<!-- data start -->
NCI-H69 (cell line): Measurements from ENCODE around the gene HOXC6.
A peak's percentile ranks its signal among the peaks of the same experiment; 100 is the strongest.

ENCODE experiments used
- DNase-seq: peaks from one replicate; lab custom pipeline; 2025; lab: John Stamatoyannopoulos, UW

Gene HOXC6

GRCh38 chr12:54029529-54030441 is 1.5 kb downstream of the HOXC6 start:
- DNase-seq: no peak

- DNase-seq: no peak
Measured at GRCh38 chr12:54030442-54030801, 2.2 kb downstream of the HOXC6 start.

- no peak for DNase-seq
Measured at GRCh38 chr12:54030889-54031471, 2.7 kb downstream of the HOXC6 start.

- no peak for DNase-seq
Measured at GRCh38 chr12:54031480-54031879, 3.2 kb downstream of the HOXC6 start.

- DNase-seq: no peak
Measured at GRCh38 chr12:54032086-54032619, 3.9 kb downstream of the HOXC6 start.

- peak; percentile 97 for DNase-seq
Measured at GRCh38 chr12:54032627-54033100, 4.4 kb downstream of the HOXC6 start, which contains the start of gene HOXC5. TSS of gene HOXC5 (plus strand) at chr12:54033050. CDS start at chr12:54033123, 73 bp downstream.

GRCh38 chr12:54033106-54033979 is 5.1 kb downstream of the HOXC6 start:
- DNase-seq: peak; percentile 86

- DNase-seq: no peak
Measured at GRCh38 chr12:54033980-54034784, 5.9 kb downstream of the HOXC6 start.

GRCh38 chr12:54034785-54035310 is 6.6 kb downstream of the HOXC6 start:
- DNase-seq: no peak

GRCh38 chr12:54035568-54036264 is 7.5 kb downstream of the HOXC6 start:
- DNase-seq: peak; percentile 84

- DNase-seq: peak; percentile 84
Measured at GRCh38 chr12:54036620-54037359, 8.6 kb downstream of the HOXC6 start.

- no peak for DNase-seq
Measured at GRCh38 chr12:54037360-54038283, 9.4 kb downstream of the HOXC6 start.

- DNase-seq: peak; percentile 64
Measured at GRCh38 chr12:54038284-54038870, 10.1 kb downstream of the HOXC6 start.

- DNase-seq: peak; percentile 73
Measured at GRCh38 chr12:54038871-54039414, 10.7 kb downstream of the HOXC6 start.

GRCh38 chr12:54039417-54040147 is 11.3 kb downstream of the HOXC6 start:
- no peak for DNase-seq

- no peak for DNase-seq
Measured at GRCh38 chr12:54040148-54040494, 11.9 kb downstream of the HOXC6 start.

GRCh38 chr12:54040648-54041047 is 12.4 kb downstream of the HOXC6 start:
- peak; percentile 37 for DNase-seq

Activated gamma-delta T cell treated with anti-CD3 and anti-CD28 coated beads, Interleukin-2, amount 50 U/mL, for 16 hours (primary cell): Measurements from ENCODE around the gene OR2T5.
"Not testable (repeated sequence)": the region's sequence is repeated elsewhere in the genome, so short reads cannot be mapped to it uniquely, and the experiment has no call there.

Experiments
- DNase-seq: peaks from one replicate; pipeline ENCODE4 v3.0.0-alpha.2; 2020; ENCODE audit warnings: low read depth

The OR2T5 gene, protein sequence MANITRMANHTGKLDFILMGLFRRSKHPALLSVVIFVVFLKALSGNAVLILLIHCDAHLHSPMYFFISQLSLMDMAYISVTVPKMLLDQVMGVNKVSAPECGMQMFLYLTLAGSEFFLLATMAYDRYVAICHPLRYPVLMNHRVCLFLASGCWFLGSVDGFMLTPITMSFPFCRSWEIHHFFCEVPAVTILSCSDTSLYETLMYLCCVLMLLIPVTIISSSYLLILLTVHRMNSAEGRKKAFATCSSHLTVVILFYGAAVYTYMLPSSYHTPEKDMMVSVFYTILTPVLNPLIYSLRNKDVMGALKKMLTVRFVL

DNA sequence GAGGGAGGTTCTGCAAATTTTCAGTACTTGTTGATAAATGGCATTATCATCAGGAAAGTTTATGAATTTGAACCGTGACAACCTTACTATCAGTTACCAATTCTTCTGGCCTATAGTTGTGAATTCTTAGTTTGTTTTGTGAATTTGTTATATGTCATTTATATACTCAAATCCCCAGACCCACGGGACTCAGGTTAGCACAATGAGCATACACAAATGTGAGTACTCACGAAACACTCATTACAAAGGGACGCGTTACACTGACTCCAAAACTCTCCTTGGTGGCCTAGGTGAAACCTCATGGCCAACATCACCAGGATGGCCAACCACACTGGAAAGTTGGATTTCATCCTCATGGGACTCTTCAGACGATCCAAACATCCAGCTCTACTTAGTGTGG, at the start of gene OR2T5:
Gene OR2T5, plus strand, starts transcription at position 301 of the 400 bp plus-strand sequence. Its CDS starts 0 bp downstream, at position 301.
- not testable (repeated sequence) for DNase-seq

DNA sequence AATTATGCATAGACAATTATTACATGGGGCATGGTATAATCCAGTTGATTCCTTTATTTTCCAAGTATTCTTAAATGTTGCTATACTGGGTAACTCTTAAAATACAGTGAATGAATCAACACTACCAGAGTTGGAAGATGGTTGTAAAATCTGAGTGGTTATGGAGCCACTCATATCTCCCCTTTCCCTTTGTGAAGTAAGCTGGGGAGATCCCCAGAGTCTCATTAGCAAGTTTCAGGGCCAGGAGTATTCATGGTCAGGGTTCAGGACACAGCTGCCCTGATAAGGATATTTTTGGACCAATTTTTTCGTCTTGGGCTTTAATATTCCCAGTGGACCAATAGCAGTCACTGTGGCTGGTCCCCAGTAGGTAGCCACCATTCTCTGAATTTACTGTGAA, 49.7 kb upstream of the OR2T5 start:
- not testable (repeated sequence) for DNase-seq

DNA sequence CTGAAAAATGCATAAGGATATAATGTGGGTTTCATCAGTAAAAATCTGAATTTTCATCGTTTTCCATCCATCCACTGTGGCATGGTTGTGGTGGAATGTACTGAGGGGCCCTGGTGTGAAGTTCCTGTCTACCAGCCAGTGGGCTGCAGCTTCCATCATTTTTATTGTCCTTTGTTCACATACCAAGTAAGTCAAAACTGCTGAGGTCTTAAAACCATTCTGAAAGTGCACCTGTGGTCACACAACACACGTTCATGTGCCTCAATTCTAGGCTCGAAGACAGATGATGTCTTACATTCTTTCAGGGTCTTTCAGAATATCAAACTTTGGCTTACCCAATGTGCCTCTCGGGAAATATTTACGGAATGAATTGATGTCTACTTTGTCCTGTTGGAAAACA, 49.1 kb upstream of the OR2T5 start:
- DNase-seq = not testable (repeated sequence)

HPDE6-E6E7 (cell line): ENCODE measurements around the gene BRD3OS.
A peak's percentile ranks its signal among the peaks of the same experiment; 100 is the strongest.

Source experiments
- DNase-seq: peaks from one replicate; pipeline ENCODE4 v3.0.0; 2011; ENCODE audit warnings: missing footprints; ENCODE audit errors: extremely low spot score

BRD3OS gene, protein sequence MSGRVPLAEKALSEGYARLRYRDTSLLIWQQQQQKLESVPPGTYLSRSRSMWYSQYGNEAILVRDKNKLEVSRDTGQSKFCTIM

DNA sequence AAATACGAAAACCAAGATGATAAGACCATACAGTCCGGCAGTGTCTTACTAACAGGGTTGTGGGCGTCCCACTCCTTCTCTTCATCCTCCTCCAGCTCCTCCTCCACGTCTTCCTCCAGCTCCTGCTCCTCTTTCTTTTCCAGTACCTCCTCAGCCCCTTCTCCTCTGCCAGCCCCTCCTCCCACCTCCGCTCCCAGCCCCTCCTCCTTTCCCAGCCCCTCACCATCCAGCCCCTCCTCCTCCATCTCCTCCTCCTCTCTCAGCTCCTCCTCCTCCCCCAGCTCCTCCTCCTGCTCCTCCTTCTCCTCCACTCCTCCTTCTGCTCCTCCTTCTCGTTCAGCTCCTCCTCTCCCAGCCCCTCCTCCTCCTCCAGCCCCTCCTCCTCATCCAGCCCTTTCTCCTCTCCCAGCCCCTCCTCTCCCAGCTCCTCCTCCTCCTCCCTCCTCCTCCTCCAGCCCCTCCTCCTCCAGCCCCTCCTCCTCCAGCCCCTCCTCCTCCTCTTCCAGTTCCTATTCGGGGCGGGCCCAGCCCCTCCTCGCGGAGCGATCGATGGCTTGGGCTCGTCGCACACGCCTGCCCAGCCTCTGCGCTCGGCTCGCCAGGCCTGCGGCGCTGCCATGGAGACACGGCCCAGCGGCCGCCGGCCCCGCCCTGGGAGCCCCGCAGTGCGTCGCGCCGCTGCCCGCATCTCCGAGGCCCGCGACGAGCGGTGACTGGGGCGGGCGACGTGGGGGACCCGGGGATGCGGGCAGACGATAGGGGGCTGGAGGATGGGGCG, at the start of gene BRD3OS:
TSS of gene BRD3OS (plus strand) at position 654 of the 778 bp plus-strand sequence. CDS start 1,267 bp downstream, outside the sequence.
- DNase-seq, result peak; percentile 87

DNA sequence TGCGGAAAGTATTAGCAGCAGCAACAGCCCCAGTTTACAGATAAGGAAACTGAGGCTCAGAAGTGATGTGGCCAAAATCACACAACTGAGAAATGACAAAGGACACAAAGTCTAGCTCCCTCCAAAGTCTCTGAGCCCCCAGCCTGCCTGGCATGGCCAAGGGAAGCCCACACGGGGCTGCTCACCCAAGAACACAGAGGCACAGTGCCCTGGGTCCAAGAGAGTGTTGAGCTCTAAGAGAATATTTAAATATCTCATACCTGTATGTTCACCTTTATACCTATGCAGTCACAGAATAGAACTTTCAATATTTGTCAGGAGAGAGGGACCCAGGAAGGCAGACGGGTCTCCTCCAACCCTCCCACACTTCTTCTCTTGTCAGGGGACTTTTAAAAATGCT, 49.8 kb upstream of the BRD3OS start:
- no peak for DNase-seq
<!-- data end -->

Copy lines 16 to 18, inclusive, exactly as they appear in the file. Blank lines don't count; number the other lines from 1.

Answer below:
- peak; percentile 97 for DNase-seq
Measured at GRCh38 chr12:54032627-54033100, 4.4 kb downstream of the HOXC6 start, which contains the start of gene HOXC5. TSS of gene HOXC5 (plus strand) at chr12:54033050. CDS start at chr12:54033123, 73 bp downstream.

GRCh38 chr12:54033106-54033979 is 5.1 kb downstream of the HOXC6 start: